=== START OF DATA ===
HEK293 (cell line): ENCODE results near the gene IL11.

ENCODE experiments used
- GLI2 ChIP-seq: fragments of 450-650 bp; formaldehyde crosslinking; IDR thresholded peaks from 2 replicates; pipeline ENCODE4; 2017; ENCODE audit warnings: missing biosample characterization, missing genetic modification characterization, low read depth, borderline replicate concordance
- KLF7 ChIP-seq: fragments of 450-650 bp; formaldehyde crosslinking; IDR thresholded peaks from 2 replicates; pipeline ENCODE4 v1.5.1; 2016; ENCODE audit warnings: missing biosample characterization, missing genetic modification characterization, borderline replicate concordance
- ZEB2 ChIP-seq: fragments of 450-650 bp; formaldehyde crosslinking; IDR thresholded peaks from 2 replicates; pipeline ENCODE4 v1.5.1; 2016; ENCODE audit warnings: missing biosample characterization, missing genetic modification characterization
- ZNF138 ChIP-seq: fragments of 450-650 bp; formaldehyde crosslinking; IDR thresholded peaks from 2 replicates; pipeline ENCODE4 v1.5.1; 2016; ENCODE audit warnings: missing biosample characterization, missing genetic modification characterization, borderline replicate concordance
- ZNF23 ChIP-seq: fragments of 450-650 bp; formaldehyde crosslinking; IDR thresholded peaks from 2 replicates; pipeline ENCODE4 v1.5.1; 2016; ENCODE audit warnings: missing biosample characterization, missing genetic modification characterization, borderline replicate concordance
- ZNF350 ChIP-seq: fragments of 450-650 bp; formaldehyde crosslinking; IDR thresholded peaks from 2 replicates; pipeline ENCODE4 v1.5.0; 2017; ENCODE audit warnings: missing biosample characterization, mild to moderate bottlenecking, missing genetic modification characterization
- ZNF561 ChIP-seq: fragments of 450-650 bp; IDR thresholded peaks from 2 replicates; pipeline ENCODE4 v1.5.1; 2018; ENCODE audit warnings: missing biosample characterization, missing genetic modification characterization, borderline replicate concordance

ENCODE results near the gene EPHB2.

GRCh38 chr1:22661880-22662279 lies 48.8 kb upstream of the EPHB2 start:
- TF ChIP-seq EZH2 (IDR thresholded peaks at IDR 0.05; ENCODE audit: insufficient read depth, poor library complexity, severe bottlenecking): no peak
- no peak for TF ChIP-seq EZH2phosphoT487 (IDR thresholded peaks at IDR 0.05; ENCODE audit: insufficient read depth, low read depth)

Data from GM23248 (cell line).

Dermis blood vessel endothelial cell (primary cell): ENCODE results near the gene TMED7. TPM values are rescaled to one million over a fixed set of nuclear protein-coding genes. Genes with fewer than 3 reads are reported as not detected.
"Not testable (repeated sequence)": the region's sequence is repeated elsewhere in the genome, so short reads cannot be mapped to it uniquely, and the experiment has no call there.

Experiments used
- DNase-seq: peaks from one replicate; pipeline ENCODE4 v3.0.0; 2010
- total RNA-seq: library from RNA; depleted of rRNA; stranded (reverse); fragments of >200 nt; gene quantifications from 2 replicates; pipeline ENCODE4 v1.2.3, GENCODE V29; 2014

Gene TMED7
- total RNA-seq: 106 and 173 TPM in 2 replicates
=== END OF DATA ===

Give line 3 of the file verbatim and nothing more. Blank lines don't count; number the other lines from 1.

- GLI2 ChIP-seq: fragments of 450-650 bp; formaldehyde crosslinking; IDR thresholded peaks from 2 replicates; pipeline ENCODE4; 2017; ENCODE audit warnings: missing biosample characterization, missing genetic modification characterization, low read depth, borderline replicate concordance